Soviet Cycle-Car: 1983 SMZ S-3D

050116 Barn Finds - 1983 SMZ S-3D - 1

Hang onto your big, furry hats, this one will be a little different. This is a 1983 SMZ S-3D. This highly-unusual yet highly-desirable (for me, at least) car is listed on eBay in London, United Kingdom with a Buy It Now price of £550 ($803). It’s in rough shape so you’ll need to drag out the welder for a weekend or two. But, once you’re done you will never, ever see another one at the car show that you enter it in. At least in the US you’ll never see one.

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It looks like it’s coming and going at the same time; classic “three-box design“. This is a Soviet microcar, or, a cycle-car, made specifically for physically disabled folks in the former Soviet Union and they weren’t weren’t officially sold to non-disabled people. They were made by Серпуховский Мотозавод, you know that company, don’t you?! It’s the Serpukhov Motor Works and between 1970 and 1997 they produced this car for folks who couldn’t operate foot pedals; it has only hand controls, there are no foot-operated pedals at all. These are small cars, at 2.6 meters or around 8.5′ in length. Here is another car showing the luggage compartment in front. And, here is a photo of how this car will look after you’ve restored it and are on your cross-country tour.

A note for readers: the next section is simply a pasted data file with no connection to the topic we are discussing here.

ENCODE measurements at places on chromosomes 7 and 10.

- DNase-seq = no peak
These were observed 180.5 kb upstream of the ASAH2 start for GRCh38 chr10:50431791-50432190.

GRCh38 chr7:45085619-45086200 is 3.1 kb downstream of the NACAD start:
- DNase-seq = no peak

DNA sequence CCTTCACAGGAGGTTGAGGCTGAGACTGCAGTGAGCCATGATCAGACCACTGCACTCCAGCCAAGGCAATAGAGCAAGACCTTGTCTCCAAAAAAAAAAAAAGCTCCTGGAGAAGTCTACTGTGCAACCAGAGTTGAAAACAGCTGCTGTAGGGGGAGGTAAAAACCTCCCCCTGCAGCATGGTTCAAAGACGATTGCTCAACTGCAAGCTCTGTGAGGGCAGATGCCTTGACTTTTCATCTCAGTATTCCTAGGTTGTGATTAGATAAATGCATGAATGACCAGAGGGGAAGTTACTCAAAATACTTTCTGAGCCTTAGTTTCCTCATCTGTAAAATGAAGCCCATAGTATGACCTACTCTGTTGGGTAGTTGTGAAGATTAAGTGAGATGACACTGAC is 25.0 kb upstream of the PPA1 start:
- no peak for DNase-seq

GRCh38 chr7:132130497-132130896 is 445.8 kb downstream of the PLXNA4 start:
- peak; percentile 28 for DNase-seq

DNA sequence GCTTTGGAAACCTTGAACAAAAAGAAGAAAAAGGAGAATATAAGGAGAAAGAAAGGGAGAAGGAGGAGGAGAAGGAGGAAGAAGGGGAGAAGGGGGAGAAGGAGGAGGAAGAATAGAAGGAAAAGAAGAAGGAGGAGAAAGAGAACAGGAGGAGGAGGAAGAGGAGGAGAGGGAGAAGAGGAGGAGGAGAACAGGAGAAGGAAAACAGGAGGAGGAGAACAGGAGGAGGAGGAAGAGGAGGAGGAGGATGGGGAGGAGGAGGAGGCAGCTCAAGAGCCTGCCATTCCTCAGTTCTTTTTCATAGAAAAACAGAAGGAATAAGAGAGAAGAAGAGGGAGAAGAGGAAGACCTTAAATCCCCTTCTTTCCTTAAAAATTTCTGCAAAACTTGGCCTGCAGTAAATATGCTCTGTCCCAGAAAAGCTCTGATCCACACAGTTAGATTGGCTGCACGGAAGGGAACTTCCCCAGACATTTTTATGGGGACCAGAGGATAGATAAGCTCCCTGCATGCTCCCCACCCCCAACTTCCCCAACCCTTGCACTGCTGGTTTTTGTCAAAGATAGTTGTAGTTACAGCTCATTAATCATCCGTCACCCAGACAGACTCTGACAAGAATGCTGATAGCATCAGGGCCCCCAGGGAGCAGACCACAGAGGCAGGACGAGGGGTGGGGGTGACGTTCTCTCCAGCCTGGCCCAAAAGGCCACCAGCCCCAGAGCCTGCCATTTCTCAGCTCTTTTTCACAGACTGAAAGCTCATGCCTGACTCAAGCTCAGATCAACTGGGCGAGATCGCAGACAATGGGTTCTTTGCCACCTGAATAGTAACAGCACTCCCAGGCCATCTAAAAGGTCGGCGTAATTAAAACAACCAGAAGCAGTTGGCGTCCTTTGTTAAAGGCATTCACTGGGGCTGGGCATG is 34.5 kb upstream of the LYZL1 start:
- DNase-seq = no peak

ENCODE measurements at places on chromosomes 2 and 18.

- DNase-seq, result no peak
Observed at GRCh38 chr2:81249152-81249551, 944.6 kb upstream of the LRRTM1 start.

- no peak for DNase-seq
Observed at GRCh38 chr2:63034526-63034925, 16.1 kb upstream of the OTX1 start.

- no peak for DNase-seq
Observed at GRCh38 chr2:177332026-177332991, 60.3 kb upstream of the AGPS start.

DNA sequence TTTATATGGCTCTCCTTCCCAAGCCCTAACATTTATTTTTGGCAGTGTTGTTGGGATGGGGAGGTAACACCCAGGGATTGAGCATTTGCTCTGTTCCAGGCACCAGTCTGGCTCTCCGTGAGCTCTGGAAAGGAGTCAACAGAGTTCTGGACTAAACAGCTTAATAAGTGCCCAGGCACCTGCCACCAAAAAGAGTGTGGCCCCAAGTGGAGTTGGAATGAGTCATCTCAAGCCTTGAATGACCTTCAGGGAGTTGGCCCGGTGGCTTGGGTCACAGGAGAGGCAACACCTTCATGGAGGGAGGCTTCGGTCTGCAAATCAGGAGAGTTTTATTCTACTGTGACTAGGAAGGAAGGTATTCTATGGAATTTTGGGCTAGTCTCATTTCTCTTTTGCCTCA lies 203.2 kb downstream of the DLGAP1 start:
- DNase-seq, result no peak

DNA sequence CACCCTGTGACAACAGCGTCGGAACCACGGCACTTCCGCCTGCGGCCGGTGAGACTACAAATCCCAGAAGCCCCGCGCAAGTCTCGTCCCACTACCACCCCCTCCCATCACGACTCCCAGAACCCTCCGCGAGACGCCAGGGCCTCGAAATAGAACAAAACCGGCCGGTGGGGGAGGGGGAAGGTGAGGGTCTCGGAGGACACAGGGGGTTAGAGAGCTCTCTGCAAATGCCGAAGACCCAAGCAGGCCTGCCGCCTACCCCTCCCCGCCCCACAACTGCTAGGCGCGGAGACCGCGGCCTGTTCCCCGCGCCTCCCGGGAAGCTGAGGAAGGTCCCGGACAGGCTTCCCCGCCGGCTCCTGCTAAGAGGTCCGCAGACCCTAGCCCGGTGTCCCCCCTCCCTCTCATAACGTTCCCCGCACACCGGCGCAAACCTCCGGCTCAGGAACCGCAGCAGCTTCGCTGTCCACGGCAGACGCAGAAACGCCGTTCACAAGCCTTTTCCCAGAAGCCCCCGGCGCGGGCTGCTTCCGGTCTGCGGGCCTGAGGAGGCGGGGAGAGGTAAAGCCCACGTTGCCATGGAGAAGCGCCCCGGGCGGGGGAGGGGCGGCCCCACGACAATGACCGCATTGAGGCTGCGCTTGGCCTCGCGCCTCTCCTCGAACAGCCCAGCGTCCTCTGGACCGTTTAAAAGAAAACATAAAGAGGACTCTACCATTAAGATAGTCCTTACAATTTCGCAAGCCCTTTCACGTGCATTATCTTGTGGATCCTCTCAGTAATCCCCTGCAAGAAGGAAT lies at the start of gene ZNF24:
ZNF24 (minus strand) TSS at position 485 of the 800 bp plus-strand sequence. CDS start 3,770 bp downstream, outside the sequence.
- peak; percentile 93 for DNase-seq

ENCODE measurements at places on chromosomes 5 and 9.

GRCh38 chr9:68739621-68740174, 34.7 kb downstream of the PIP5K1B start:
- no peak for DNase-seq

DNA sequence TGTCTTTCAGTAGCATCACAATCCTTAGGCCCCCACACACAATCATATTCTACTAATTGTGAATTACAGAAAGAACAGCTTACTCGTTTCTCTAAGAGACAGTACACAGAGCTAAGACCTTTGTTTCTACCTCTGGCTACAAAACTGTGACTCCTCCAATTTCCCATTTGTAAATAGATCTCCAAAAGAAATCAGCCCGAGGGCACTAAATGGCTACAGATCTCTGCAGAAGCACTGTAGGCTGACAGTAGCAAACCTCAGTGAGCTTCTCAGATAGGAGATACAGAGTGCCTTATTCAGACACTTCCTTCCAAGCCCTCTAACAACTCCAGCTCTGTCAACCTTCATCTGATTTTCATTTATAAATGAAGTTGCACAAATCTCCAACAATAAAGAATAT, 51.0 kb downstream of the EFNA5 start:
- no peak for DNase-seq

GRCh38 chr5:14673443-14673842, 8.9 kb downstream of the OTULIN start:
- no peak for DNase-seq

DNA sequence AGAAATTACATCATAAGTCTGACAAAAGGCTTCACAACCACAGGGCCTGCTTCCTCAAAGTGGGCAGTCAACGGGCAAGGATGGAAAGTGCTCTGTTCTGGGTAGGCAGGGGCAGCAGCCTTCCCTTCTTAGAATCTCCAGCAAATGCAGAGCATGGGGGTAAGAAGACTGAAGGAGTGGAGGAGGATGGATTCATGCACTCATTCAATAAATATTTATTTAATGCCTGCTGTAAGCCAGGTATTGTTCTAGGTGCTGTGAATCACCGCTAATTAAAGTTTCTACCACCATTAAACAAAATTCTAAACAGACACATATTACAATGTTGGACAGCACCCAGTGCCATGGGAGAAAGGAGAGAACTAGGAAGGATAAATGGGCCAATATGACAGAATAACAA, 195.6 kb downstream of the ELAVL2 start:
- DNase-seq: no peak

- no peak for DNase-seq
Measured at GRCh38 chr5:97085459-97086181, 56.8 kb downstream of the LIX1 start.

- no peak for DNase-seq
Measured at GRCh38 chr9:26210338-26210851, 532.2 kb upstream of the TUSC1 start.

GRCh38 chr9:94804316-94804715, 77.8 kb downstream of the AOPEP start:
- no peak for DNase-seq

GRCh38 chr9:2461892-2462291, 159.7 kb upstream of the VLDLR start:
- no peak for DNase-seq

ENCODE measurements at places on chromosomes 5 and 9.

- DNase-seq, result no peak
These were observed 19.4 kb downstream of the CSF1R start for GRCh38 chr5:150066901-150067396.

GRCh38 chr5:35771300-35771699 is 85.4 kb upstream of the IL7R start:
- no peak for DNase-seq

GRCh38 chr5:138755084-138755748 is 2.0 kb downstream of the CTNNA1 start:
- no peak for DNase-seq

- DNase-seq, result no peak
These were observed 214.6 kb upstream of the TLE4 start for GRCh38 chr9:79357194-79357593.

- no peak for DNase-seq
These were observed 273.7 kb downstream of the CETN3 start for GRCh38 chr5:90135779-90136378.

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Here is yet another case where spending ten minutes cleaning things up a bit may have led to a quicker sale, or even led to more money. But, I digress. The seller says that this car has “some rust and dents”, which you can see from clicking on the eBay link. These cars were provided by the former Soviet Union to disabled people on a five-year, no-cost basis and at the end of five years they were to turn them in and get a new one, again at no cost. They were known as “motor-wheelchairs” in the USSR and they were similar in idea to Britain’s Invacar. Some of the owners were able to register the cars in their own names and that’s how some of them made it out into public. They are very rare cars.